Kelley entered the combine as another prospect on the borderline of a day 3 pick and undrafted free-agent signing. He left as another prospect who greatly improved his chances of having his name called at some point. His short-area quickness demonstrated in the three-cone should have been a pleasant surprise. Finishing top-10 at his position in the 40 is a plus for a player who wasn’t a lock to be drafted higher than rounds 5-7. Kelly is the only RB known to have met with the Patriots specifically at the combine.

TE Adam Trautman, Dayton

Notable position ranks:

1st in three-cone drill (6.78)
3rd in 20-yard shuttle (4.27)
6th in vertical jump (34.5)

Trautman may not have vaulted himself into the first round or at the top of the draft rankings at tight end. But he’s most certainly going to become the first Dayton player to be drafted since 1977 and shouldn’t last beyond the third round at this point. He met with the Patriots and did extremely well in drills that they like, such as the three-cone and 20-yard shuttle. He will be able to contribute early on as a pass-catcher and has the physical tools and the willingness to get better as a blocker. So if the Patriots want to aggressively target a tight end in this year’s draft, Trautman could be their guy.

C Jake Hanson, Oregon

Notable position ranks:

4th in bench press (33)

Center is rapidly becoming a position of need for the long term, with 2019 starter Ted Karras sounding like a possible departure in free agency. David Andrews’ 2020 outlook hasn’t risen beyond “optimism” that he’ll be back to business as usual at the starting center spot, and his long-term outlook is much less certain. So it makes sense that the Patriots have met with at least three prospects who have played center – Hanson, Michigan’s Cesar Ruiz, and LSU’s Lloyd Cushenberry. Hanson excelled in the bench press, a drill where the Patriots targeted two O-linemen last year. He likely wouldn’t cost an early pick, but Hanson may have done enough to ensure he goes on day 2 or 3.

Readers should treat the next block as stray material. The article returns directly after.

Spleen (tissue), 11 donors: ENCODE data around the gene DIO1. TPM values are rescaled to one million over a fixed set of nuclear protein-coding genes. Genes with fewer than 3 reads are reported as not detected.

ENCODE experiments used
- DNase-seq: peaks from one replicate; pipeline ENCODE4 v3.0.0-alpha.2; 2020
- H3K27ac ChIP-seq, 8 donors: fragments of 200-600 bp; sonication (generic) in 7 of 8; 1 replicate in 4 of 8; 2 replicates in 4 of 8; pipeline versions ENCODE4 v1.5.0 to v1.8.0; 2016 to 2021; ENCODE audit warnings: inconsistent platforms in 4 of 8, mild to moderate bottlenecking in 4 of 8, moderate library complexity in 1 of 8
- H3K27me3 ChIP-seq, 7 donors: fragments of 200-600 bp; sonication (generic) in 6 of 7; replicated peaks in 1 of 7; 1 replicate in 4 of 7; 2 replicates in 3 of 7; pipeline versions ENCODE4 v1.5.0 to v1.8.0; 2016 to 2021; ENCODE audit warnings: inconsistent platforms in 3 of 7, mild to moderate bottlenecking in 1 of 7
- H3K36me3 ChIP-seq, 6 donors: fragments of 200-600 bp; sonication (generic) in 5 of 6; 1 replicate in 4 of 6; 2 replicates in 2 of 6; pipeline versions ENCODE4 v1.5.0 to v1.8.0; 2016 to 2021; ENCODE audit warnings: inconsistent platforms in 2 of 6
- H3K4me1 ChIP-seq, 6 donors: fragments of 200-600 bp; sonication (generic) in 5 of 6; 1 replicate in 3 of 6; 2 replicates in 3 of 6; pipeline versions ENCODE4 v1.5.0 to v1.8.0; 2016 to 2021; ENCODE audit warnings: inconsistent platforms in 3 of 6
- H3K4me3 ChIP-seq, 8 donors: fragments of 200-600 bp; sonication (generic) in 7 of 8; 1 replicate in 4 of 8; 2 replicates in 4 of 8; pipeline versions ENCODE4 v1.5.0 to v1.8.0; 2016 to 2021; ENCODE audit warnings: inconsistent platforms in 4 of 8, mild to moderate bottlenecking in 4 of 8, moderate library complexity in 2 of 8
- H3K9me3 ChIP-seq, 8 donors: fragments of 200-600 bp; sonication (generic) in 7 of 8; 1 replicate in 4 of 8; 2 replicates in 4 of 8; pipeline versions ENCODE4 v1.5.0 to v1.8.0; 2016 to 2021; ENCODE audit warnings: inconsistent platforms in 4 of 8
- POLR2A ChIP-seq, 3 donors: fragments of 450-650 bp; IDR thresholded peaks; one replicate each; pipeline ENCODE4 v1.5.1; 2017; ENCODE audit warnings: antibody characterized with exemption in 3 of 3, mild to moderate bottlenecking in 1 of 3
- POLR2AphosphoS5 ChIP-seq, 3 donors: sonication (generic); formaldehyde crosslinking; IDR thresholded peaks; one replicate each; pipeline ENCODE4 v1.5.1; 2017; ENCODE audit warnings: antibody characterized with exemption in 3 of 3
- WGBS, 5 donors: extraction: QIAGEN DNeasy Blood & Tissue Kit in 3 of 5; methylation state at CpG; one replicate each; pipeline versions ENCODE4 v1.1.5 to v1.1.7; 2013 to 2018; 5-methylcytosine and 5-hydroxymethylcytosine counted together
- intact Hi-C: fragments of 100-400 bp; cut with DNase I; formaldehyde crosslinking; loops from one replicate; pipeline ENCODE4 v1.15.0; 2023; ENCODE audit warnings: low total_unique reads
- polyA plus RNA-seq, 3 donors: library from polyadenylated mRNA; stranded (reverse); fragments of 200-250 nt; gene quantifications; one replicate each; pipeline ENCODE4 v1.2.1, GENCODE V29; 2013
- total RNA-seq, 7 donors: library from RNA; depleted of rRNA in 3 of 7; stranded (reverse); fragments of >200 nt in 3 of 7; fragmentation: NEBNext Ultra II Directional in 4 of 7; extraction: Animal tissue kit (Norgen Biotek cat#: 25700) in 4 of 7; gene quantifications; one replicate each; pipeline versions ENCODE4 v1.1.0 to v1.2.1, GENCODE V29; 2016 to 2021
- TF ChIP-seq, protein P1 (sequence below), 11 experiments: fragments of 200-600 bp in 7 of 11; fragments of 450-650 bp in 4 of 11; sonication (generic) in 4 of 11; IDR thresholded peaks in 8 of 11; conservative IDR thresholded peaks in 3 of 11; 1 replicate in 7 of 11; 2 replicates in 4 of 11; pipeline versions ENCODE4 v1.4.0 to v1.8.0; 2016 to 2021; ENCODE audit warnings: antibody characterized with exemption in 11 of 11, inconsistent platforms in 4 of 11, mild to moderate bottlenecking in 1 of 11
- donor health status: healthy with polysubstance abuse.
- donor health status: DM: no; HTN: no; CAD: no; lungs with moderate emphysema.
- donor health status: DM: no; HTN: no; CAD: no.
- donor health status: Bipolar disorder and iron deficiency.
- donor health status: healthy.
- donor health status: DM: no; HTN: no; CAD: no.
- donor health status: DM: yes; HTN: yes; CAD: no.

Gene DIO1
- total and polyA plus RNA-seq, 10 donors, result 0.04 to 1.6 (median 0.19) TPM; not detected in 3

DE Derrek Tuszka, North Dakota State

Notable position ranks:

1st in three-cone drill (6.87)
4th in 20-yard shuttle (4.34)
5th in vertical jump (33.5)
7th in broad jump (120.0)
8th in 40-yard dash (4.79)

It’s important for Patriots fans to pay attention to defensive linemen in the three-cone. The Patriots have invested top draft picks in the past with Chandler Jones, Trey Flowers, and Derek Rivers. Mixed results there, obviously. But Tuszka is already on the Patriots’ watch list and the list likely grew immensely after a surprisingly good combine. Tuszka appears to have risen from borderline draft-able to a day 2-3 pick, so if Belichick really wants him he’ll have more company than he did before.

LB Kenneth Murray, Oklahoma

Notable position ranks:

3rd in broad jump (129.0)
T-5th in bench press (21)
6th in 40-yard dash (4.52)
6th in vertical jump (38.0)

Welp, we’ll see how much Murray’s draft stock really improved because he pulled up with a hamstring injury during his second 40-yard dash attempt. But the sense from Murray’s meetings with teams at the combine is that he’s left a strong impression with his confidence and leadership qualities alone. Those are good things to pair with his athletic abilities as a rangy, playmaking middle linebacker. If the Patriots want him, it’ll probably have to be at 23 or maybe even higher.

S Jalen Elliott, Notre Dame

Notable position ranks:

— 4th in three-cone drill (6.87)

The Patriots have already shown preliminary interest in Elliott, who overall actually did not have a great combine. But his strong three-cone should pique their interest. His size alone (6 feet, 205 pounds) and experience at a top football program in Notre Dame should at least get him on a 90-man roster at some point in the spring. But despite the up-and-down combine, pair it with an impressive Senior Bowl and Elliott is a prospect who should remain in view of Belichick and the Patriots in their evaluations.

The Future of Foxboro

The prospects on the Patriots’ radar are coming into focus after a busy week in Indianapolis. Get to know the above players and everyone else they’ve met with before the draft, because there’s a possibility that one or more of them actually end up here.

Matt Dolloff is a digital producer for Any opinions expressed do not necessarily reflect those of 98.5 The Sports Hub, Beasley Media Group, or any subsidiaries. Have a news tip, question, or comment for Matt? Follow him on Twitter @mattdolloff or email him at